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If You Are Bipolar Stay On Your Meds

Updated on October 10, 2013
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Mighty Mom is a keen observer of life. She shares her personal experiences and opinions in helpful and often amusing ways.

Are You a Psychiatrist?

If the answer is "no," then you are categorically unqualified to make the decision to take yourself off your bipolar medications.

And yet, it's very, very common for bipolars to exclaim, "I'm off my meds!!" or "I'm going off my meds!" Interestingly, you rarely hear of patients deciding to simply stop treating their blood pressure, ulcers or asthma.

Hmmm. Think this could be mental illness at work???


Your Brain Is the Patient

Let the experts treat it, not you
Let the experts treat it, not you

How Are You Feeling Right Now?

It's no easy trick to manage the ups and downs of a bipolar brain. The treatment goal is to help you function within a normal range -- not too up, not too down, but just right.

If you're feeling pretty good, pretty balanced, congratulations! That means your meds are working!!! It means your doctor has gotten your cocktail of mood stabilizer/antidepressant/antipsychotic/anti-manic/anti-anxiety just so for your particular symptoms.

What Are You Trying to Achieve?

A word about side effects

It's true that some medications come with some rather unpleasant side effects. Some, like Thorazine, are notorious for being pretty hard to swallow.

But with the vast array of meds available today, there's undoubtedly a substitute you'll be better able to tolerate. Talk to your psychiatrist about alternatives.

So, I bet you miss being manic, don't you?

Some patients complain that they miss the energy rush and wild exhilaration of their "high highs" once they're medicated. But I can't say I've heard of anyone nostalgizing the "low lows" of their depressive moods!

What's at Risk if you Self-Medicate?

As a bipolar, your brain suffers from a major chemical imbalance. One way or another, it needs to be rebalanced, it craves to be rebalanced. This is why, without even knowing they're doing it, so many bipolars turn to "self-medicating" with alcohol and drugs. They are naturally obeying their brain's command to please, please stop this roller coaster and give me some peace!

How common is substance abuse in bipolars? According to some sources, 50- 60% of bipolar disorder patients abuse alcohol and drugs at some point during their illness.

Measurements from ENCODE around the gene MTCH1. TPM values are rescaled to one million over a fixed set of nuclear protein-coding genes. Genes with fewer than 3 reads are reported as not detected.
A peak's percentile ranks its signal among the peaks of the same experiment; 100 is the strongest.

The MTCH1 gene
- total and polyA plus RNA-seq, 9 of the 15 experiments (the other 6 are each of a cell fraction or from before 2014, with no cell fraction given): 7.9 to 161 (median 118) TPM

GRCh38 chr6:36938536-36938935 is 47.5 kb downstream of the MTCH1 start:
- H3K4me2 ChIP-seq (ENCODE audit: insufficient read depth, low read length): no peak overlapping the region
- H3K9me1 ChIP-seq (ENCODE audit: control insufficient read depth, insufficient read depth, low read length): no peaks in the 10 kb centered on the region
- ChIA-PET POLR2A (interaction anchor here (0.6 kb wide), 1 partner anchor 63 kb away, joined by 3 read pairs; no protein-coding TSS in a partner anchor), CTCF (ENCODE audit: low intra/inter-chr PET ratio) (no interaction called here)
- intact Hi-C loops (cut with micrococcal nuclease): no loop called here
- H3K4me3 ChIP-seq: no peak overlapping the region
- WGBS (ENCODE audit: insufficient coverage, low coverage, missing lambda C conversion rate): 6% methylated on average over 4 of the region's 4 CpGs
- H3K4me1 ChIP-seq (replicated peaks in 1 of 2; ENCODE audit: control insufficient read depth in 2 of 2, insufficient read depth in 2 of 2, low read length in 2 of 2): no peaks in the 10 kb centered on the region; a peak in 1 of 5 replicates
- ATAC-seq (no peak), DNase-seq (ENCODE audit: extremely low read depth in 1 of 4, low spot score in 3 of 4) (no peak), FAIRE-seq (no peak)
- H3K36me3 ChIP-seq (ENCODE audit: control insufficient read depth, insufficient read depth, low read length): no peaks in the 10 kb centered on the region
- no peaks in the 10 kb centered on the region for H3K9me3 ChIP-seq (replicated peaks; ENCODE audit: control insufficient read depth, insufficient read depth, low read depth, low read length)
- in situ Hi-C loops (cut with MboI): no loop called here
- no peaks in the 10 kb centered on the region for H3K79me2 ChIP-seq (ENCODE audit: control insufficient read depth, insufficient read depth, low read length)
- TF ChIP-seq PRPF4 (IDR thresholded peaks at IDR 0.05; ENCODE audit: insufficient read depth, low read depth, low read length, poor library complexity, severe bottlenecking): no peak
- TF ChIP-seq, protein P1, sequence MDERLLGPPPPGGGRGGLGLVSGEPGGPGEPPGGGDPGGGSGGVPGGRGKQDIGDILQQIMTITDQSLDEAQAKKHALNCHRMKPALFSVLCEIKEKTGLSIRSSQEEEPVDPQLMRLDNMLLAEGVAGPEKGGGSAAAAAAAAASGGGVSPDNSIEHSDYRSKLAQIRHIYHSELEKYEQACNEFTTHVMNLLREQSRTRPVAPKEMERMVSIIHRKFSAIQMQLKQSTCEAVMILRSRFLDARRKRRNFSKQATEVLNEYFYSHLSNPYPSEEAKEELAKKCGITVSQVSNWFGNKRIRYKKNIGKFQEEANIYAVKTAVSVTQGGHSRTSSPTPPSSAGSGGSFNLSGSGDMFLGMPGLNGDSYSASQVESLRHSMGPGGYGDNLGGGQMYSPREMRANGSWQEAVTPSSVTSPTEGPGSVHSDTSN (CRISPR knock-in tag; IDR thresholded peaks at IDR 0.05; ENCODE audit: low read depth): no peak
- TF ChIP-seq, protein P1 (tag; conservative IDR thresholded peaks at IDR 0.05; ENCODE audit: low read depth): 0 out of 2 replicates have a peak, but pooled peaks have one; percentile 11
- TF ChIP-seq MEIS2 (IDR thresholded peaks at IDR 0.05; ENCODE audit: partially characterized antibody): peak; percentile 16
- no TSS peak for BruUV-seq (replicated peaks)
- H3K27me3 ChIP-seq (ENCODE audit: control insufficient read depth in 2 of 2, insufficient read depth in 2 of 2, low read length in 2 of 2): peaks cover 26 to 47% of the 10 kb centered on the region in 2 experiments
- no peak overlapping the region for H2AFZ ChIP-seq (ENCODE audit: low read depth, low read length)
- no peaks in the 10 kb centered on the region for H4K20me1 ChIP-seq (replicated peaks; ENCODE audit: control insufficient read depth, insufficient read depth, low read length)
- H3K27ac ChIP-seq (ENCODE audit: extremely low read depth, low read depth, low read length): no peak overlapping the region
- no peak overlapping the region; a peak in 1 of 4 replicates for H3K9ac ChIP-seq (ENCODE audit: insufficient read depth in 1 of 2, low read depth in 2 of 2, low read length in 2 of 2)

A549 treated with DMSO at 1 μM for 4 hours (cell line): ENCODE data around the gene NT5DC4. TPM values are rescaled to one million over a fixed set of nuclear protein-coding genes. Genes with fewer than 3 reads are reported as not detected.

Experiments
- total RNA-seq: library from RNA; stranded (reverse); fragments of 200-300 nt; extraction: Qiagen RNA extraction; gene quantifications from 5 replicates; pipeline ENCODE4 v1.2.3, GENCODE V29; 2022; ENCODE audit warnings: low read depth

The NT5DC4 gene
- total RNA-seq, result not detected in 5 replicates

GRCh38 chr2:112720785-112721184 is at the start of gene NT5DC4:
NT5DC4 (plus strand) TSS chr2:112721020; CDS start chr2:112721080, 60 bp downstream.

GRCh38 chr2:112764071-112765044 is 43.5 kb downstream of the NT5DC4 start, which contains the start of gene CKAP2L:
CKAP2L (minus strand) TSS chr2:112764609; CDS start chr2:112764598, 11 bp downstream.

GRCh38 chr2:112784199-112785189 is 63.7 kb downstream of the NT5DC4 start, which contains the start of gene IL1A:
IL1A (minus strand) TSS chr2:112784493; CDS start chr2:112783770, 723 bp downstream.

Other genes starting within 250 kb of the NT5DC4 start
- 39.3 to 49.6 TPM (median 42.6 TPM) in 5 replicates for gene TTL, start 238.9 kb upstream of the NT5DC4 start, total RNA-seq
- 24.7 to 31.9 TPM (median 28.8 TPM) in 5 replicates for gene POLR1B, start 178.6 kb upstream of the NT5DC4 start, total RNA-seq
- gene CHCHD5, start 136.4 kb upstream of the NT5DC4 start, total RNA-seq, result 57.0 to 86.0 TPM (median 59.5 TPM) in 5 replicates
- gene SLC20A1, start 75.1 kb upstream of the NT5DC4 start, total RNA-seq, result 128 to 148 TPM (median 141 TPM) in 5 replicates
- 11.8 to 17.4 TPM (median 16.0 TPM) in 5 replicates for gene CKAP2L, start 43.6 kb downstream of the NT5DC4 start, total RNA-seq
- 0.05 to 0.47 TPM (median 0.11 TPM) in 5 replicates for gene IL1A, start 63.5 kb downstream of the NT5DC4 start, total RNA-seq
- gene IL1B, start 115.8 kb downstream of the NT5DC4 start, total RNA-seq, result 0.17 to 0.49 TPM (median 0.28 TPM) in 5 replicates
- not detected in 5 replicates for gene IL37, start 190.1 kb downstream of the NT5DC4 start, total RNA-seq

If you used alcohol or drugs before you got diagnosed, it's highly likely you will turn back to what "worked" for you in the past. But alcohol and other depressants will only make depressive episodes worse. Cocaine and other stimulants can also produce abnormal mood swings. And withdrawal can produce symptoms of mania or severe depression -- so really, you're going "out of the mental frying pan into the fire" if you give up prescribed drugs and try to medicate yourself.

Think Hard Before You Quit

Assuming your meds are effective, there are two concerns specifically about quitting them.

1. If you're hell bent on experimenting, make sure you read the literature that came with your meds. These are not aspirins we're talking about. They are serious psychotropic drugs. If you're supposed to taper off and you stop abruptly, you risk going into seizures. (And obviously, this would be 1000x worse than any side effect you might be experiencing now.)

2. Once the drugs are out of your system, you're a blank canvass. Getting back on them may not be a simple matter of refilling your old prescriptions. There's a good chance your old scrips won't work. You can become immune to them (at least that's how it was explained to me). Your psychiatrist will have to start all over again -- trial and error with dosages and even drug types. Thus, if you crawl back in, miserable and desperate for relief, you may not get it, at least not right away.

Maybe I'm Cured!

Don't be fooled. Bipolar is a chronic condition. Its symptoms can be managed, and you can live a normal life. But it doesn't go away.

And the best predictor of future behavior is past episodes. As it was explained to me by a psychiatrist, if you've had one depressive episode in the past, you can expect to have more in the future. Same goes for manic episodes.

Try to remember the worst experience you had before you got diagnosed. Did you go on a spending spree that left you in debt? Did you spend two weeks holed up under the covers, unbathed and alone? Did you end up in trouble with the law, or under observation on a 5150 (involuntary psychiatric hold)? Whatever unpleasant memories you can dredge up -- amplify them by at least two. That's what's in store for you if you persist in this plan.

Still not convinced?

I'll share with you a true story of a friend of mine, a bipolar who did exactly what you are contemplating. He didn't feel anything unusual so thought he'd made the right decision. Until about three weeks later. Out of the blue he decided it would be a good idea to kill himself. He set out to drink himself to death (after being sober for three years). Luckily, he didn't succeed. The cops found him on the side of the road puking his guts out next to his car. He lost his license for a year. But he gained an important lesson -- and a new respect -- for bipolar disease.

Feed Your Head

If you think you feel crazy now... stop taking them
If you think you feel crazy now... stop taking them

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